Don't you just love doing author studies with your class? To me, it is such a cool moment when a 6-year-old says, "That reminds me of his other book..." or "She always does that in the books she writes" or even recognizes an illustrator by his or her style. Author studies make writers real and accessible to our students, and quite often also become the basis for imitation (sincerest form of flattery :) ! ) in their own writing. I also LOVE the look on our librarian's face when my little ones ask for a book by Lois Ehlert, or Mo Willems, or...!
Keeping an Authors Notebook is an easy way to make the writers more real for your class. It's as simple as print-outs alphabetized in a looseleaf binder, or you could add variety and interest by including student book reviews, comparison charts, feature lists, etc. Keep it handy near your easel and pull it out once in a while before a read-aloud.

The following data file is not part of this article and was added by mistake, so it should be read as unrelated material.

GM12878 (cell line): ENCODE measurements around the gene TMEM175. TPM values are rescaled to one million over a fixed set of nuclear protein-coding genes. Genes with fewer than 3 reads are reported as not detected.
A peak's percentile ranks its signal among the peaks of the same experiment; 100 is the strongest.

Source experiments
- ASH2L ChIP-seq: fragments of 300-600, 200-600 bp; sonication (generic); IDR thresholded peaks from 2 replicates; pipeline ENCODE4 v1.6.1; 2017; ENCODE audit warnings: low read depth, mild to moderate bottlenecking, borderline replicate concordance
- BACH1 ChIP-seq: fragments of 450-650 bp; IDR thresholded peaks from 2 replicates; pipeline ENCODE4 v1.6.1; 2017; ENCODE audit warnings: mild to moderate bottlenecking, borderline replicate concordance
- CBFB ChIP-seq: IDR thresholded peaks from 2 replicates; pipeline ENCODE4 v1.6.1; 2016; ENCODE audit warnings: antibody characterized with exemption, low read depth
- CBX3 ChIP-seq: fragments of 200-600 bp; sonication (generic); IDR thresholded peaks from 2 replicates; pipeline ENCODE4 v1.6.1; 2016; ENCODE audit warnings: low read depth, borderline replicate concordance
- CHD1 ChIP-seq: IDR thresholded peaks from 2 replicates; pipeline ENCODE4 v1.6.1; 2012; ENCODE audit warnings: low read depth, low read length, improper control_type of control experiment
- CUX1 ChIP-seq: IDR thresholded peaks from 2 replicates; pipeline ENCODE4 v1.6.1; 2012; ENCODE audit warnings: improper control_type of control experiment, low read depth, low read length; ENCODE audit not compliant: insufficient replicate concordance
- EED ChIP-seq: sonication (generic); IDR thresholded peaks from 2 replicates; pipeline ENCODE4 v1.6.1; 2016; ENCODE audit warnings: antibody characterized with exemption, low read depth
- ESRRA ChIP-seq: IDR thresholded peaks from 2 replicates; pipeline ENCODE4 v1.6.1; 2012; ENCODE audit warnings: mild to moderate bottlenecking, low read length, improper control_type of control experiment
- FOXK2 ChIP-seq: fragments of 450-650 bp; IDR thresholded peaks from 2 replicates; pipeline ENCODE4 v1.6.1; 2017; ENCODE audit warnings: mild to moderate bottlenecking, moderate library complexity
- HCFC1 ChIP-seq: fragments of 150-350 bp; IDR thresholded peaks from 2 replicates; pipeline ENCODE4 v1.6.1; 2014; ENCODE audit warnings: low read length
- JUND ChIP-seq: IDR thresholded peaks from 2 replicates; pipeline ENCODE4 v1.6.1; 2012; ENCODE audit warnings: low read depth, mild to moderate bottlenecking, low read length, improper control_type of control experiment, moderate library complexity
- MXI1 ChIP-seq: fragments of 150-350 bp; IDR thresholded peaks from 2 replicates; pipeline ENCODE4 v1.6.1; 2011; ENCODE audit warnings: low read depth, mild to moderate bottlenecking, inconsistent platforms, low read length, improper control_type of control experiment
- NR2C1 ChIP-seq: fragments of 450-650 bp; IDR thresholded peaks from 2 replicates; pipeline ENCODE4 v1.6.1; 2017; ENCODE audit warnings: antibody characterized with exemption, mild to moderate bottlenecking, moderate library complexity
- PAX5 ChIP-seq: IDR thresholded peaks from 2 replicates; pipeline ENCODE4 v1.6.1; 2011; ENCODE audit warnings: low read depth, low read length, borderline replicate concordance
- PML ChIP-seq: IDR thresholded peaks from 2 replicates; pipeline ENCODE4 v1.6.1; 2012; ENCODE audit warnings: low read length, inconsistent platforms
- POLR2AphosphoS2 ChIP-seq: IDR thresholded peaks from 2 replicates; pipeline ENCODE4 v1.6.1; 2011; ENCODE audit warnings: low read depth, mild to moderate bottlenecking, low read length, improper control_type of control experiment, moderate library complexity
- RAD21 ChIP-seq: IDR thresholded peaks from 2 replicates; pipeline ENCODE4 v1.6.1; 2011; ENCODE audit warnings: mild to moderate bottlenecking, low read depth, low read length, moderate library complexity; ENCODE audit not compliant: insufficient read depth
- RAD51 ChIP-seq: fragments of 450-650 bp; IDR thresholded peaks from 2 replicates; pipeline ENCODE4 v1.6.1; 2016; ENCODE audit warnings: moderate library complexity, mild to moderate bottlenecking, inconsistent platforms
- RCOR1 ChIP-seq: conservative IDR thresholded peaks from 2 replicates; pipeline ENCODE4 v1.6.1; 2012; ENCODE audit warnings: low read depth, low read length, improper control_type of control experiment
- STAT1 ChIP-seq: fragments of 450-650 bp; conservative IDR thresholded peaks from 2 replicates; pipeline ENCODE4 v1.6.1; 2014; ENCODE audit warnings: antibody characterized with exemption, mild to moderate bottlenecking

Most of the print-outs I've used have come directly from the authors' websites. Here are a few you might find helpful ... authors also seem to be having more and more fun making their websites... well, FUN!
http://pigeonpresents.com/ Leave it to Mo Willems to give the Pigeon his own website!
http://alyssacapucilli.com/ When this author of the Biscuit and Katy Duck made a presentation at our school, we wrote her an email together on the SMARTboard (I was SO tech proud of
myself...) and she sent us a lovely response. Writing for a real purpose!! Making the author real!! Those books about Biscuit became an even hotter commodity than before. Extremely cool.
Watch an interview with Lois Ehlert at http://www.readingrockets.org/books/interviews/ehlert/ .
http://www.stevejenkinsbooks.com/ Look at the slide show called "Making Books" for great insights on getting ideas for writing, as well as the book making process. Hint: mini-lesson ideas!
Have fun exploring!